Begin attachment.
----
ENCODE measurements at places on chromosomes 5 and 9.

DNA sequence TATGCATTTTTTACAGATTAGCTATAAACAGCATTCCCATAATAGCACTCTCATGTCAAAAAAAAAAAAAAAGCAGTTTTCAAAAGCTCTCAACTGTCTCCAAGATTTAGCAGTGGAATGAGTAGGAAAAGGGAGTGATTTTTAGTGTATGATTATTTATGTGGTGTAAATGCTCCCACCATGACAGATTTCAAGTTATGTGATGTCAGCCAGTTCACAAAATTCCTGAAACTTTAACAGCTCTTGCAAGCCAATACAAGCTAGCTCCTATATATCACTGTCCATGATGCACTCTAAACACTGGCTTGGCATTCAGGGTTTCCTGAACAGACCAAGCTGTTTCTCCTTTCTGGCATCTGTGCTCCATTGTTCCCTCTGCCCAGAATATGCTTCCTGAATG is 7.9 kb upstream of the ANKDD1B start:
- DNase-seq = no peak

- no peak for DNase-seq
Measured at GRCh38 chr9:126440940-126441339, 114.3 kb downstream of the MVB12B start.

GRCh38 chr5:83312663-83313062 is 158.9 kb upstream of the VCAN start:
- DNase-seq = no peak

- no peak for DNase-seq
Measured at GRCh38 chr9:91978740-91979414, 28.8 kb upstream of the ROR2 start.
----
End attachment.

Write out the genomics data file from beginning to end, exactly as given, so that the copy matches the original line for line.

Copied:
ENCODE measurements at places on chromosomes 5 and 9.

DNA sequence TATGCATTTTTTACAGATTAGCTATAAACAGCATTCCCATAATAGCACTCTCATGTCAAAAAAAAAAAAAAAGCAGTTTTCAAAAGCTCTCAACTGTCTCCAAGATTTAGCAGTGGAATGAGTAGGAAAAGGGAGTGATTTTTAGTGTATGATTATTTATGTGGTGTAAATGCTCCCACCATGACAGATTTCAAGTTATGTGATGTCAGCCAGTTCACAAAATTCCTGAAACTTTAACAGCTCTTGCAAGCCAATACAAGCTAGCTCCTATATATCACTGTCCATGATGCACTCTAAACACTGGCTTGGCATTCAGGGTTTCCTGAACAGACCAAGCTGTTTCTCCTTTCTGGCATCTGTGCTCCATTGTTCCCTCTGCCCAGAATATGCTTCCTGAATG is 7.9 kb upstream of the ANKDD1B start:
- DNase-seq = no peak

- no peak for DNase-seq
Measured at GRCh38 chr9:126440940-126441339, 114.3 kb downstream of the MVB12B start.

GRCh38 chr5:83312663-83313062 is 158.9 kb upstream of the VCAN start:
- DNase-seq = no peak

- no peak for DNase-seq
Measured at GRCh38 chr9:91978740-91979414, 28.8 kb upstream of the ROR2 start.